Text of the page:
You mentioned that you feel happy now and can't identify why you'd still be having this problem. It's probably because you're used to it. It's kind of become a part of who you are. And you enjoy it. You know that it makes you feel bad afterwards, but you like how it feels during. It's amazing that I *know* how bad eating a box of sugar cookies will make me feel, but damned if I don't *love* to do it. I don't think I'll ever give that up, and I can't imagine doing so. Even if I feel great about myself, if I'm in great shape and have been eating healthy food, there are just times when I want to do that again, and I guarantee you it will happen. You know what Robert Downey Jr. said about having the barrel of the gun in his mouth and liking the taste of the metal? It's like that. Except luckily, eating disorders are usually less dangerous than drug addictions, which is one reason why they aren't taken as seriously (in my opinion).

Anyway, those are my reactions to what you said. I think if you're going to continue with therapy again, *definitely* bring up the food issues! Therapists who deal with depression and anxiety and all that stuff can definitely deal with this. Though one-on-one therapy has never helped me because I want to be talking with people who understand what I'm feeling, so I always thought if I went back into therapy I'd look for a group that focuses on eating disorders. (I found one once, but never went.)
posted by iguanapolitico at 3:00 PM on January 16, 2008 [1 favorite]

The point by peacheater is good, too. The whole eating disorder cycle really can be vicious because some foods do trigger people to eat *more* food. You know the "Snickers really satisfies" commercials? All my life I've recognized that I never want to eat more than I want to eat *right* after I've had a Snickers bar. Sugar consumption begets sugar cravings. (And for me, sugar = any carb, and if carbs aren't available, then whatever's available will do.)
posted by iguanapolitico at 3:10 PM on January 16, 2008

Yeah, I recommend Taubes's Good Calories, Bad Calories for a book length treatment, but here's an online article that explains the basics:
posted by Furious Fitness at 3:58 PM on January 16, 2008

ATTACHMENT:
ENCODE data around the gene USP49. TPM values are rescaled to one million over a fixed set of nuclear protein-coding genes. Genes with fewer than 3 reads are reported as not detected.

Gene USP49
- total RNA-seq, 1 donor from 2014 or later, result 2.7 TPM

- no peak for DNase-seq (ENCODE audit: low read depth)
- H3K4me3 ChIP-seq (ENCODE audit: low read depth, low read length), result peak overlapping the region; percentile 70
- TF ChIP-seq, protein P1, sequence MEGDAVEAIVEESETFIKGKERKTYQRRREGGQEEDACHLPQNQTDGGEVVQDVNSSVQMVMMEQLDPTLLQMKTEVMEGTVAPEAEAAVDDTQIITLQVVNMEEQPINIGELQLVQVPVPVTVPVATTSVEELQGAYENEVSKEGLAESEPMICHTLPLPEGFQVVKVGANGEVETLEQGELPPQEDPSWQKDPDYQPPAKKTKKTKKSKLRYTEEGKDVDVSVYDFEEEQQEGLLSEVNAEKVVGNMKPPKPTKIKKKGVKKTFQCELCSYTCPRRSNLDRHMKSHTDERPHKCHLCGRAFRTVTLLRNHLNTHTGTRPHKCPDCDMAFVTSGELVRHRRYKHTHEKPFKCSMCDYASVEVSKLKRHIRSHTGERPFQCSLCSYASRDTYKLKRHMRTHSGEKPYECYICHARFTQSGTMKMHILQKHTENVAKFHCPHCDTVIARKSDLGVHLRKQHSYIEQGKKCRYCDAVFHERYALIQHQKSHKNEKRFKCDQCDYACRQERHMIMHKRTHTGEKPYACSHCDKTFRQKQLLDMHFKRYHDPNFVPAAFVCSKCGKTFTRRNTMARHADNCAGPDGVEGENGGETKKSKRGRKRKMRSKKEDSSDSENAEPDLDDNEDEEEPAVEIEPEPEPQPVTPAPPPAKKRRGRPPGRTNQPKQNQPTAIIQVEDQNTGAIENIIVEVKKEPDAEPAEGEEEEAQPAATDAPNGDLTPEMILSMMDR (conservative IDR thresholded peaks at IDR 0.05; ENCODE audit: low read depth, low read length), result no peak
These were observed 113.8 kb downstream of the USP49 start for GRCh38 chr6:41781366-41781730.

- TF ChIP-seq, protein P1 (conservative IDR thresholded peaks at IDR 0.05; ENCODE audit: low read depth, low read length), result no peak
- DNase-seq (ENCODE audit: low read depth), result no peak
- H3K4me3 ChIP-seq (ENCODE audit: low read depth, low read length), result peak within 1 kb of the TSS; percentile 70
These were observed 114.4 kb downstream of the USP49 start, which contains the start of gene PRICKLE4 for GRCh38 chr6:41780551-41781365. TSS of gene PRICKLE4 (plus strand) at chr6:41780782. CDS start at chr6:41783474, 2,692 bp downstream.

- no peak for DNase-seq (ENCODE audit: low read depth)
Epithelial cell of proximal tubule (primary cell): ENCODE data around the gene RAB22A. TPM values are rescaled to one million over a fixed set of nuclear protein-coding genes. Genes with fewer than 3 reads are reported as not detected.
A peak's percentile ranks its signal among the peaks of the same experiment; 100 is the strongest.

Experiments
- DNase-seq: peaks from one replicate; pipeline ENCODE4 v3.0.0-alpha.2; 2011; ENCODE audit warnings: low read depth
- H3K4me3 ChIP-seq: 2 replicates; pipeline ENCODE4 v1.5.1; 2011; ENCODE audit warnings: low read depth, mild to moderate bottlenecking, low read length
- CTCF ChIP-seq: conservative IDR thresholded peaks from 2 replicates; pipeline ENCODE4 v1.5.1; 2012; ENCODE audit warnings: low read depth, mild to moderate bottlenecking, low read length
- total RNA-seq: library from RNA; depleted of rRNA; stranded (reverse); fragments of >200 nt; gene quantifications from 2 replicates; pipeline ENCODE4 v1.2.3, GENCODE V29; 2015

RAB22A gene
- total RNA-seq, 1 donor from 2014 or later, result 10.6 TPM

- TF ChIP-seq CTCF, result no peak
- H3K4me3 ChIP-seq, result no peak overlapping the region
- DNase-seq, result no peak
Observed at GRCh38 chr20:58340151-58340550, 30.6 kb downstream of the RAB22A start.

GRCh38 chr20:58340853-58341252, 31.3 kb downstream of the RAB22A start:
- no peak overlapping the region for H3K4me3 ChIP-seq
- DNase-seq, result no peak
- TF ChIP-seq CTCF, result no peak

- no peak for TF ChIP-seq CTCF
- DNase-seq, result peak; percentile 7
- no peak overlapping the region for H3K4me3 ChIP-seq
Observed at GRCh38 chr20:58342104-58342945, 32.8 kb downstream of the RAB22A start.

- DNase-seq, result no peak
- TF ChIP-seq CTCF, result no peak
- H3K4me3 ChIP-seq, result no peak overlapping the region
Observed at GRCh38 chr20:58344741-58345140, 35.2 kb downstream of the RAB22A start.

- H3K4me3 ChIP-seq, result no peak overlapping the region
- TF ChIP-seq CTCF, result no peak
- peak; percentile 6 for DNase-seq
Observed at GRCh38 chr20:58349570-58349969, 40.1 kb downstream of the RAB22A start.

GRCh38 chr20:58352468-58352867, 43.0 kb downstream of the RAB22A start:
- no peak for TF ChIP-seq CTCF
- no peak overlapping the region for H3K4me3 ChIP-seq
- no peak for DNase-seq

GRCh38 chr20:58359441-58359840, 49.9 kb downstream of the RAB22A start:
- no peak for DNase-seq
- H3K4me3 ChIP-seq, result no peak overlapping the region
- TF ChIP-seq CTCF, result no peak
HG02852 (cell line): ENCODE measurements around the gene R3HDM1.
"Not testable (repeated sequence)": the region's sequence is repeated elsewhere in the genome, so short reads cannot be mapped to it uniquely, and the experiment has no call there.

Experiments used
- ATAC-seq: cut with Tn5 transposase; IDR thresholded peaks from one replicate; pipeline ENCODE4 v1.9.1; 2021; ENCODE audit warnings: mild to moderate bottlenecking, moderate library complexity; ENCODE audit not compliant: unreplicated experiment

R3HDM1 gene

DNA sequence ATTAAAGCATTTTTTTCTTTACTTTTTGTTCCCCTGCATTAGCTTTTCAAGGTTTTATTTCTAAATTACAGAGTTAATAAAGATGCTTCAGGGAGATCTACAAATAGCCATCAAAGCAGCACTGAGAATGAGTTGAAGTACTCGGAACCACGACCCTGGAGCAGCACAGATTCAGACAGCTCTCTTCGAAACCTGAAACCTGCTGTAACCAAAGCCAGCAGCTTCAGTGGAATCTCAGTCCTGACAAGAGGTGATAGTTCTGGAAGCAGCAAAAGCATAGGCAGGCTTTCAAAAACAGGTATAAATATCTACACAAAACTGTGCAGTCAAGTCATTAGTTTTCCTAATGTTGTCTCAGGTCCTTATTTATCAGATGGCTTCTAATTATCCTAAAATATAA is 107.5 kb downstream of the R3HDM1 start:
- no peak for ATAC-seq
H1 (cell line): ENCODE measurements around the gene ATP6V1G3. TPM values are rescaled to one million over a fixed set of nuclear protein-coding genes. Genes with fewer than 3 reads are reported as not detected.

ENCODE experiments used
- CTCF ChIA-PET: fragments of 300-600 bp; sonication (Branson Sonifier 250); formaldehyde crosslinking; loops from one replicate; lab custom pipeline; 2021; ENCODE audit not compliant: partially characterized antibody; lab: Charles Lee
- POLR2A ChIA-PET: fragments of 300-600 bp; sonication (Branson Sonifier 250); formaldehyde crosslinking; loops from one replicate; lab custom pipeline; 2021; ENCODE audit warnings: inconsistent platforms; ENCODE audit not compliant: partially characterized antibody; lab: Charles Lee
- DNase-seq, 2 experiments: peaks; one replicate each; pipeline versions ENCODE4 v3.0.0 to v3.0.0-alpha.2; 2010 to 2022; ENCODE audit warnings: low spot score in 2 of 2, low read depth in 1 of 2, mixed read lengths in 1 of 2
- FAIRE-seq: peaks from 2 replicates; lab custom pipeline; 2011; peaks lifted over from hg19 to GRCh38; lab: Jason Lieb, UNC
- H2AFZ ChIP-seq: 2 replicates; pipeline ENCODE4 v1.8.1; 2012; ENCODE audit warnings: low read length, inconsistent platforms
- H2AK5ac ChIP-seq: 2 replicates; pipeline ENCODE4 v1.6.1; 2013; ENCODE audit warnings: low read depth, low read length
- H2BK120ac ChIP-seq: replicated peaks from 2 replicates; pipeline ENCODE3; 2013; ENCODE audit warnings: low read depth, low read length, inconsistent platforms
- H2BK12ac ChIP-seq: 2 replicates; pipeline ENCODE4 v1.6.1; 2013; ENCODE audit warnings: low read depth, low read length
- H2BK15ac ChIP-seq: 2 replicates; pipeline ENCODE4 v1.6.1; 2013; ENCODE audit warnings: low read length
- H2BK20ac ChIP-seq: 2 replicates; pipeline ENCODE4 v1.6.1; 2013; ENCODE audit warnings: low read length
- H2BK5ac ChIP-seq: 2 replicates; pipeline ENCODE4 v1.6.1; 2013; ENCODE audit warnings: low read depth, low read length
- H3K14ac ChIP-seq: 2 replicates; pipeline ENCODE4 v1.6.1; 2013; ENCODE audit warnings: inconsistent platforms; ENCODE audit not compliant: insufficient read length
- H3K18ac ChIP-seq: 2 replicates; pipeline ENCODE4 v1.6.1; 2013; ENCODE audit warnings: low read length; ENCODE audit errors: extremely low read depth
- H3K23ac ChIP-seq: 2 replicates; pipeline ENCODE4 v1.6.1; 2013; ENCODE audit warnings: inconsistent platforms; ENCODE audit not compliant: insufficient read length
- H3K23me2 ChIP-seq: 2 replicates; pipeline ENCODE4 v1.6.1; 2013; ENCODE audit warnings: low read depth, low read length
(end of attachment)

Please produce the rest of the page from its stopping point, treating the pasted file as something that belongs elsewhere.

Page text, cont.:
Here's a book that deals with the less extreme food behaviors you engage in (no binging, no starving, not obese). Might give you a little insight into your own motivations.
posted by clh at 5:51 PM on January 16, 2008

Response by poster: Thanks for all the responses, I really appreciate the diversity of opinions. I'm going to sleep on it and check out several of your suggestions in the morning...
posted by missuswayne at 7:20 PM on January 16, 2008

Best answer: clh's book recommendation reminded me of something else. My eating problem started at a time in my life when I suddenly had a lot of strange stuff going on, and coincidentally, I was also in the middle of a big diet. Before that time, I never had any body image issues beyond the issues that 99% of the human population has. And during the diet, I was still body-image-normal; I just wanted to lose some pounds, like everybody else. It was after the strange stuff went down and I stopped the diet (again, coincidentally) that I suddenly developed my problems (and gained 30 pounds in 3 months) and for the next several years I was *constantly* dieting, trying to take it off. My main focus in my personal development was to lose the weight. I thought my problem was that I just couldn't stick to a healthy diet/exercise plan. I blamed that diet for causing all problems I was having in my personal and professional life (depression/anxiety issues) because I thought it was too restrictive, and that my behavior was all a part of rebelling against those dietary restrictions that I kept myself to for six weeks. After I gained the weight, I blamed my appearance and my lack of dieting will power for my despair. My reflection in the mirror sometimes brought me to tears. I was convinced that all the problems that I had in the rest of my life were caused by my inability to conform to some unrealistic standard of beauty, by my lack of will, and by that damn diet.

I had a therapist at one point who told me that my problems were not caused by a six week diet, but I didn't believe her.